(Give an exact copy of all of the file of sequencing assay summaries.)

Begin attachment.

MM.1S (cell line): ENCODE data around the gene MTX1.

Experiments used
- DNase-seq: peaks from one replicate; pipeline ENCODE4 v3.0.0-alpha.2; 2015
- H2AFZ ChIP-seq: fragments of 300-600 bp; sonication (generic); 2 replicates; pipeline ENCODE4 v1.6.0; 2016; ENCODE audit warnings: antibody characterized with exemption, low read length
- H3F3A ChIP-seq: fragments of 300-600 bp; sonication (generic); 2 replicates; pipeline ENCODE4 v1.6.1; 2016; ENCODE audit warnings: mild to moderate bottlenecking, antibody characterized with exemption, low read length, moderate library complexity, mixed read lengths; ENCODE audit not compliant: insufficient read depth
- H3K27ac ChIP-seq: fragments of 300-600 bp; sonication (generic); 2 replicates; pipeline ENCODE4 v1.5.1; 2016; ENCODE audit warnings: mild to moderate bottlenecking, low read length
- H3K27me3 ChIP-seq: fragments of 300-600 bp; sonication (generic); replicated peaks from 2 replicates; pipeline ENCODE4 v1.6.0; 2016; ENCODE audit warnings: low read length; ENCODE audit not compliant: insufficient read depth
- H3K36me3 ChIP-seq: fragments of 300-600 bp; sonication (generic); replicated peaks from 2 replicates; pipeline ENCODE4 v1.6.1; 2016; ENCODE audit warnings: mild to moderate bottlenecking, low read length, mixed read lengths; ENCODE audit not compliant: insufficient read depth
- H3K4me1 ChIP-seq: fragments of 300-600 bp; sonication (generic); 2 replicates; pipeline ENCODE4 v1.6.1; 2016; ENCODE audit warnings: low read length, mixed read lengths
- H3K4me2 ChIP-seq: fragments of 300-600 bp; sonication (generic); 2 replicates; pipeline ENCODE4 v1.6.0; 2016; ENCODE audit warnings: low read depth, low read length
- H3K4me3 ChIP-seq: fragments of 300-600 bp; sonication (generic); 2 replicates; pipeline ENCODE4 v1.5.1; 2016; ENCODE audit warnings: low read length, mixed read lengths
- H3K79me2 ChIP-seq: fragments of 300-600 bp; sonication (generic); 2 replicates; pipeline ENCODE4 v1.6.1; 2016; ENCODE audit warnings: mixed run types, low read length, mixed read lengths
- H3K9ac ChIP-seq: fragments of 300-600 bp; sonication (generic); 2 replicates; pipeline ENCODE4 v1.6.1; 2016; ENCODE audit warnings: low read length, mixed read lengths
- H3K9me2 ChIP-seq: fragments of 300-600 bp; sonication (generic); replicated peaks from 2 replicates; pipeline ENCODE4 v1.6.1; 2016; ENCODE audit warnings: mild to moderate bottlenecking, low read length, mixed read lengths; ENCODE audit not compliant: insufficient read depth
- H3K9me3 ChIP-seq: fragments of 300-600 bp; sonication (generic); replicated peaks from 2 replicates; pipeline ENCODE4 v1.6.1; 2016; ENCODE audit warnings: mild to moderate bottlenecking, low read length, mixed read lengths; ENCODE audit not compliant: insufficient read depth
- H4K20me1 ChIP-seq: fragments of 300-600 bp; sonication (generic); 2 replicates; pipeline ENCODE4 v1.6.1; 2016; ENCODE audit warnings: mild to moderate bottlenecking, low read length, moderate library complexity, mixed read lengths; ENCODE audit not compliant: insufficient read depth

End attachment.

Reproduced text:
MM.1S (cell line): ENCODE data around the gene MTX1.

Experiments used
- DNase-seq: peaks from one replicate; pipeline ENCODE4 v3.0.0-alpha.2; 2015
- H2AFZ ChIP-seq: fragments of 300-600 bp; sonication (generic); 2 replicates; pipeline ENCODE4 v1.6.0; 2016; ENCODE audit warnings: antibody characterized with exemption, low read length
- H3F3A ChIP-seq: fragments of 300-600 bp; sonication (generic); 2 replicates; pipeline ENCODE4 v1.6.1; 2016; ENCODE audit warnings: mild to moderate bottlenecking, antibody characterized with exemption, low read length, moderate library complexity, mixed read lengths; ENCODE audit not compliant: insufficient read depth
- H3K27ac ChIP-seq: fragments of 300-600 bp; sonication (generic); 2 replicates; pipeline ENCODE4 v1.5.1; 2016; ENCODE audit warnings: mild to moderate bottlenecking, low read length
- H3K27me3 ChIP-seq: fragments of 300-600 bp; sonication (generic); replicated peaks from 2 replicates; pipeline ENCODE4 v1.6.0; 2016; ENCODE audit warnings: low read length; ENCODE audit not compliant: insufficient read depth
- H3K36me3 ChIP-seq: fragments of 300-600 bp; sonication (generic); replicated peaks from 2 replicates; pipeline ENCODE4 v1.6.1; 2016; ENCODE audit warnings: mild to moderate bottlenecking, low read length, mixed read lengths; ENCODE audit not compliant: insufficient read depth
- H3K4me1 ChIP-seq: fragments of 300-600 bp; sonication (generic); 2 replicates; pipeline ENCODE4 v1.6.1; 2016; ENCODE audit warnings: low read length, mixed read lengths
- H3K4me2 ChIP-seq: fragments of 300-600 bp; sonication (generic); 2 replicates; pipeline ENCODE4 v1.6.0; 2016; ENCODE audit warnings: low read depth, low read length
- H3K4me3 ChIP-seq: fragments of 300-600 bp; sonication (generic); 2 replicates; pipeline ENCODE4 v1.5.1; 2016; ENCODE audit warnings: low read length, mixed read lengths
- H3K79me2 ChIP-seq: fragments of 300-600 bp; sonication (generic); 2 replicates; pipeline ENCODE4 v1.6.1; 2016; ENCODE audit warnings: mixed run types, low read length, mixed read lengths
- H3K9ac ChIP-seq: fragments of 300-600 bp; sonication (generic); 2 replicates; pipeline ENCODE4 v1.6.1; 2016; ENCODE audit warnings: low read length, mixed read lengths
- H3K9me2 ChIP-seq: fragments of 300-600 bp; sonication (generic); replicated peaks from 2 replicates; pipeline ENCODE4 v1.6.1; 2016; ENCODE audit warnings: mild to moderate bottlenecking, low read length, mixed read lengths; ENCODE audit not compliant: insufficient read depth
- H3K9me3 ChIP-seq: fragments of 300-600 bp; sonication (generic); replicated peaks from 2 replicates; pipeline ENCODE4 v1.6.1; 2016; ENCODE audit warnings: mild to moderate bottlenecking, low read length, mixed read lengths; ENCODE audit not compliant: insufficient read depth
- H4K20me1 ChIP-seq: fragments of 300-600 bp; sonication (generic); 2 replicates; pipeline ENCODE4 v1.6.1; 2016; ENCODE audit warnings: mild to moderate bottlenecking, low read length, moderate library complexity, mixed read lengths; ENCODE audit not compliant: insufficient read depth